FEMS Microbiology Letters Poster Prize: Christina Pentari
We send our congratulations to Christina Pentari, who won a poster prize at the FEMS Conference on Microbiology. This award is sponsored by our journal FEMS Microbiology Letters.
The FEMS Conference on Microbiology (#FCOM22) took place on the 30th June until the 2nd July in Belgrade, Serbia. With 450 posters on display the FEMS Microbiology Letters editorial board selected Christina’s poster on a novel acetyl esterase from Thermothelomyces thermophilus as the best poster.
Read our interview with Christina about her research below:
What is your current position, and what was your scientific journey to get there?
Currently I am a PhD candidate in the field of Industrial Biotechnology at the School of Chemical Engineering of the National Technical University of Athens. I obtained my Diploma in Chemical Engineering in 2018, after I completed my Thesis on the investigation of the enzymatic lignocellulolytic system of the white rot Basidiomycete Pleurotus citrinopileatus and its biodegradation potential. Since then, I am a member of the IndBioCat group under the supervision of Assistant Prof. Evangelos Topakas. My research is mainly focused on the discovery and exploitation of biocatalysts that target recalcitrant structures of the hemicellulosic part of plant biomass. The biodegradation of hemicellulose facilitates the utilization of cellulose and thus glucose, which is the major fermentative molecule of sugar-based biorefineries. My work is funded by the HFRI foundation, as part of a research project aiming at the enzymatic valorization of Greek lignocellulosic biomass.”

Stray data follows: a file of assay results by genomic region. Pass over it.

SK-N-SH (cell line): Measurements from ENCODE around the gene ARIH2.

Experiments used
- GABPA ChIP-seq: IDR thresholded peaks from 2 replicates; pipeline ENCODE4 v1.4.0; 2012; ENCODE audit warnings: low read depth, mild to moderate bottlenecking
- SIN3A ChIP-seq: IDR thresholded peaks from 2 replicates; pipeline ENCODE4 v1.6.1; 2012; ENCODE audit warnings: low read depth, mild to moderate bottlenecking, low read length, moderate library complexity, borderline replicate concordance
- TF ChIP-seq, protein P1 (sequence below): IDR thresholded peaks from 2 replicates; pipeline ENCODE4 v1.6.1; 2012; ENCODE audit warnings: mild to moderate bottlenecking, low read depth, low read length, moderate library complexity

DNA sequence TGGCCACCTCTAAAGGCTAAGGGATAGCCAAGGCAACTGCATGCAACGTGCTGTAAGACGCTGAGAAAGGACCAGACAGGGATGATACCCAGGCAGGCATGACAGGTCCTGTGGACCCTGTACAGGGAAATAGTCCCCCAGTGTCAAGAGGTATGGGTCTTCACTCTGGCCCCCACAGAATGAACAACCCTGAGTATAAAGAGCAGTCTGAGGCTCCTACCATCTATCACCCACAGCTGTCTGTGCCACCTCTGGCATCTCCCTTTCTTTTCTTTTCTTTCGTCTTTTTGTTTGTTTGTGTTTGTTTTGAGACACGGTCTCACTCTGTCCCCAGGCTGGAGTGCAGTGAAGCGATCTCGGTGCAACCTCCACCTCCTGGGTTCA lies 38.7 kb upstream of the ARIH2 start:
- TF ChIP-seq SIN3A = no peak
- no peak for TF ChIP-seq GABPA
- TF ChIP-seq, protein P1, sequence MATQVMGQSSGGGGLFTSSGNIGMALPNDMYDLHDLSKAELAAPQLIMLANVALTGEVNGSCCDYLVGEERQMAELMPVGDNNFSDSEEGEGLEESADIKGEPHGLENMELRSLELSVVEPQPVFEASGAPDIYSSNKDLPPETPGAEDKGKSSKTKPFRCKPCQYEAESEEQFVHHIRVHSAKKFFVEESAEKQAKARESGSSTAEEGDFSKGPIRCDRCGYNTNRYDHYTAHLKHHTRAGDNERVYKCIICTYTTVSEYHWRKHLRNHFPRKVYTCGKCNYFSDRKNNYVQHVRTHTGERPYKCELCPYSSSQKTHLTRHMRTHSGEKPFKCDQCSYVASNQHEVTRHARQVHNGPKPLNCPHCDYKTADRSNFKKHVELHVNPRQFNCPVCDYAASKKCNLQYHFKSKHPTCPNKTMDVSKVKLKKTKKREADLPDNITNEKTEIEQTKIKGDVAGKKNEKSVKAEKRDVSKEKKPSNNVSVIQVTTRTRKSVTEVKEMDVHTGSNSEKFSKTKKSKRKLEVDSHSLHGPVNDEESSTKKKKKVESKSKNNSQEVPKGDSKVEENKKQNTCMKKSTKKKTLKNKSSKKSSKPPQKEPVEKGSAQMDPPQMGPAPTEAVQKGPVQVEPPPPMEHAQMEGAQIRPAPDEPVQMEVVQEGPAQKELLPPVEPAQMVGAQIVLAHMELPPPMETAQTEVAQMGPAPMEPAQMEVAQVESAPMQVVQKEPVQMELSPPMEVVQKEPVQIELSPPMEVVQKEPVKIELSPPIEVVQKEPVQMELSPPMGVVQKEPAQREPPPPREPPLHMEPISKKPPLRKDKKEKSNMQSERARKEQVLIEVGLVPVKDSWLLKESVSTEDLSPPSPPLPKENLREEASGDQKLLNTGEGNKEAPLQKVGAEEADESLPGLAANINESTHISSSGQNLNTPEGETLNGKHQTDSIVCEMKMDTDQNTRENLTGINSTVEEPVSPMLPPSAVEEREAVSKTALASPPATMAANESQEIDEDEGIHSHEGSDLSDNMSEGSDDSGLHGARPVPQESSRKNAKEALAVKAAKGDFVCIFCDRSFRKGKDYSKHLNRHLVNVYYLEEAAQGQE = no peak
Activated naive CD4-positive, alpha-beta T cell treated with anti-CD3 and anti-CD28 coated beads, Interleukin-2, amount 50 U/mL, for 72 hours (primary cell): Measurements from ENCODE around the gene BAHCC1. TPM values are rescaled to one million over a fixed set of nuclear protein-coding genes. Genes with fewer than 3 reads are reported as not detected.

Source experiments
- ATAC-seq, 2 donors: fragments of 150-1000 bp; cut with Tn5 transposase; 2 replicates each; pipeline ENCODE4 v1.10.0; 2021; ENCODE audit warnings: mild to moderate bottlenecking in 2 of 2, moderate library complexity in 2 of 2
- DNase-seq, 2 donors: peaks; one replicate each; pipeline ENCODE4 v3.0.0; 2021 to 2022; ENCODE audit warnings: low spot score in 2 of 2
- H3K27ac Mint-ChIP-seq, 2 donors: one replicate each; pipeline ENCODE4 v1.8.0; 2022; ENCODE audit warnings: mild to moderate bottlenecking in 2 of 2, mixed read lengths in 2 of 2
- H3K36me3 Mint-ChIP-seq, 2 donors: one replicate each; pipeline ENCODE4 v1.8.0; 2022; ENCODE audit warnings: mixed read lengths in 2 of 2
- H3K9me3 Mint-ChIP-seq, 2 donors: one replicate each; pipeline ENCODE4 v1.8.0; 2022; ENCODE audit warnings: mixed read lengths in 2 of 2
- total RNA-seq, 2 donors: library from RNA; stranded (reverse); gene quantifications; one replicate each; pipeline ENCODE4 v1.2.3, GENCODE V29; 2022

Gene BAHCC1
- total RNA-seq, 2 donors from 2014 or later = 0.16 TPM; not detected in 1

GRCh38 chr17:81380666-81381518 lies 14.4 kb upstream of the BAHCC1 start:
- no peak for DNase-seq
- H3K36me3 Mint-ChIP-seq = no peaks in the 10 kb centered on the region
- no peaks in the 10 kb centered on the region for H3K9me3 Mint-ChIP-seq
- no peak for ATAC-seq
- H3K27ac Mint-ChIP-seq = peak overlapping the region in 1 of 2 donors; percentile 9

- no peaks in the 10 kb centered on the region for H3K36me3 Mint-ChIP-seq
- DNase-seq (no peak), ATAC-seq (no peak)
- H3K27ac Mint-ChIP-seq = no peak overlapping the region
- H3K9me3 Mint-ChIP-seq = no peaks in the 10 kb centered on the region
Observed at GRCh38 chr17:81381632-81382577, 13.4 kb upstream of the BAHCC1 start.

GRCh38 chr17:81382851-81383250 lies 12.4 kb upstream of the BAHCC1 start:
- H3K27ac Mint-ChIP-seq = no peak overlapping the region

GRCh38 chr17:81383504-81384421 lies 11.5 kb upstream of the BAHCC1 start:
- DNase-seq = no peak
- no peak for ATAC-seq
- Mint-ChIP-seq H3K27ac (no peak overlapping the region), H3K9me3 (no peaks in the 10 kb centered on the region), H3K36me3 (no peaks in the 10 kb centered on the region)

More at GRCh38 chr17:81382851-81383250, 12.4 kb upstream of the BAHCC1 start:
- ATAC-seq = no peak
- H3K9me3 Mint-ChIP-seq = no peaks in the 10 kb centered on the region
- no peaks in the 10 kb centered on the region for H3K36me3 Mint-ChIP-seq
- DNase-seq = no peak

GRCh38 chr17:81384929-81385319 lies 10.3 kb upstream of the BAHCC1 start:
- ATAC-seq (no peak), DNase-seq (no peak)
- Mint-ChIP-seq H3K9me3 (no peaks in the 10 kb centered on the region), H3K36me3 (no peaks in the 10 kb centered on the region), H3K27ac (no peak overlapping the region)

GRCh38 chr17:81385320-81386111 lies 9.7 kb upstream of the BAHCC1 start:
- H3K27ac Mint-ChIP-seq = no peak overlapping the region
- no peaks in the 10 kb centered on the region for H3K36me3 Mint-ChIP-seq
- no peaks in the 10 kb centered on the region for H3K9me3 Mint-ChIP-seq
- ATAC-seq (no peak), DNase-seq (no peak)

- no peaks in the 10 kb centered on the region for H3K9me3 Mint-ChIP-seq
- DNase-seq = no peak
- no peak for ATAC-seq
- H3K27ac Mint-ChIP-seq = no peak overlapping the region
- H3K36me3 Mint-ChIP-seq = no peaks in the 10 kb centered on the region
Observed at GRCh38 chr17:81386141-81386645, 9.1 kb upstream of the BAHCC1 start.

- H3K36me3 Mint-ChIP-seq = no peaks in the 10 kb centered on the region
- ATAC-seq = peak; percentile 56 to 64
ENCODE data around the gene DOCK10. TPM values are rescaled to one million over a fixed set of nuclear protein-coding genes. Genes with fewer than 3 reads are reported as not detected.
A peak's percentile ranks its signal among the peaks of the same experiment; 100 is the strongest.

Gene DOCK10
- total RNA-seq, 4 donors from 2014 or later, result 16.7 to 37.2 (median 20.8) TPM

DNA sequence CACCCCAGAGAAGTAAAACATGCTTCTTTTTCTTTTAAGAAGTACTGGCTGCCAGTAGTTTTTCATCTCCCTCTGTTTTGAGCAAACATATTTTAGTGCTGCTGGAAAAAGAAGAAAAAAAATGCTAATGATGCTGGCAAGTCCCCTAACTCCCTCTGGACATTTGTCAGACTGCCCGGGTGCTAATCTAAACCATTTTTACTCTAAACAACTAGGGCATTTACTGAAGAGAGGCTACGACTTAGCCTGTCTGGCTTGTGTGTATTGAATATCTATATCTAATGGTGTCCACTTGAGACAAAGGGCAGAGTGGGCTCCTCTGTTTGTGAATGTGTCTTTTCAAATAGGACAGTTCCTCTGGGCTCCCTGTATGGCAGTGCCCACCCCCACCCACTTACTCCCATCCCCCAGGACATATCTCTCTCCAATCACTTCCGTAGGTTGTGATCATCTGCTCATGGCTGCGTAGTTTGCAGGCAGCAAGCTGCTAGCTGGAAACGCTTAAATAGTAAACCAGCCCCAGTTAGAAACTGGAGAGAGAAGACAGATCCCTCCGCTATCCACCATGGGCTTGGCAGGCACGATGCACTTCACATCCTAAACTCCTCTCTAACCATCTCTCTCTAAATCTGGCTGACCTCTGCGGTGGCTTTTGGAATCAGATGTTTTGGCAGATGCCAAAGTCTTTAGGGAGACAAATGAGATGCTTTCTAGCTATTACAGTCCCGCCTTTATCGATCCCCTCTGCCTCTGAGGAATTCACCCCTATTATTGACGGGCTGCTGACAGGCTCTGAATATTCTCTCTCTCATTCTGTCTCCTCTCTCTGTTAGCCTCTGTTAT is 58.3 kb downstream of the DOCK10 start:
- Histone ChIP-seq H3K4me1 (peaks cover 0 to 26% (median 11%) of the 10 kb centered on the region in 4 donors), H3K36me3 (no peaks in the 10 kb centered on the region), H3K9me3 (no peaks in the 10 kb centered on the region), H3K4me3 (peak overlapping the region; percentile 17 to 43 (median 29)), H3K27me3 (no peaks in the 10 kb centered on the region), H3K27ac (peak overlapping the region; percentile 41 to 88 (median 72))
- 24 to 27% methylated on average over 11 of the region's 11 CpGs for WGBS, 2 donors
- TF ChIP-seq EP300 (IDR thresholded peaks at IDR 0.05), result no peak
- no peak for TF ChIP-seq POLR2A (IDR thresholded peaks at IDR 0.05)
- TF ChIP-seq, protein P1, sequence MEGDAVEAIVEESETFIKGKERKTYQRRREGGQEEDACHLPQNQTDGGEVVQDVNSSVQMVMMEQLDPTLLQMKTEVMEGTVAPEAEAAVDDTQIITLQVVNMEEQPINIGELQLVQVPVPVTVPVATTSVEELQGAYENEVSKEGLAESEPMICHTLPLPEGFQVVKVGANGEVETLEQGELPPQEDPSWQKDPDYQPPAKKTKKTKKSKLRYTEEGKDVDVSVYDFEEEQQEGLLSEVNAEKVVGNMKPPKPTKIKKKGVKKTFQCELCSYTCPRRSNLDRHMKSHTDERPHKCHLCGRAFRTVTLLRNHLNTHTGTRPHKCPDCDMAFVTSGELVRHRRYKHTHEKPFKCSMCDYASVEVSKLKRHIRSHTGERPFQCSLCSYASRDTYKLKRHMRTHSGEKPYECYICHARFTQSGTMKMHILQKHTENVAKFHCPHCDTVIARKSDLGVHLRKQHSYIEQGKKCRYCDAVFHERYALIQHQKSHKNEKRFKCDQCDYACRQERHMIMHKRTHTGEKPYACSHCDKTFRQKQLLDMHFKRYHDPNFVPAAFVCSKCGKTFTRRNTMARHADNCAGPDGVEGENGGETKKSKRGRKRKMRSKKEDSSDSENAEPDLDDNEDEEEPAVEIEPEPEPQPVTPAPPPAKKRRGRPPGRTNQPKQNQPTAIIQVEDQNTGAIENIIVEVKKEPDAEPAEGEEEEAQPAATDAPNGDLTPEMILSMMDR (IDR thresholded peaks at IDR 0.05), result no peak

Could you describe the research your poster covered?
The work presented by our team at the FEMS conference, refers to the discovery, the biochemical characterization as well as the elucidation of the crystal structure of an acetyl esterase of the carbohydrate esterase family 16 from Thermothelomyces thermophilus. The TtCE16 esterase exhibited limited sequence similarity to already characterized CE16 enzymes and was found to deacetylate xylooligosaccharides, mono- or di-acetylated, removing even the 4-O-acetyl group of the non-reducing end xylopyranose residue. The esterase displayed complementary activity to previously known esterases, leading to complete deacetylation of native acetylated xylan. In addition, the supplementation of xylanases of different glycoside hydrolase families with TtCE16, led to the enhancement of their catalytic activity on lignocellulosic biomass.
Finally, our structural studies led to the first crystal structure of a CE16 family member. This work highlights the unique specific activity of TtCE16 towards acetylated xylan and raises questions regarding its exact biological role within the microbial lignocellulolytic system. These findings lead us one step closer to the complete mapping of the enzymatic mechanisms employed by fungi for the degradation of the hemicellulose component of plant biomass.”
What do you hope to focus your research on in the future?
Hopefully, our future work will be focused on the identification of the structural determinants that promote the substrate binding within the catalytic site of TtCE16, in order to gain understanding regarding its structure-function relationship. Another goal is the utilization of TtCE16 for the degradation of recalcitrant structures of heavily substituted xylan, by investigating of its synergistic relationships with other auxiliary and main-chain xylan-degrading enzymes. Subsequently, we aim to harness the individual properties of these novel enzymes for the design of new enzymatic cocktails targeting the efficient bioconversion of lignocellulosic biomass to value-added chemicals.”
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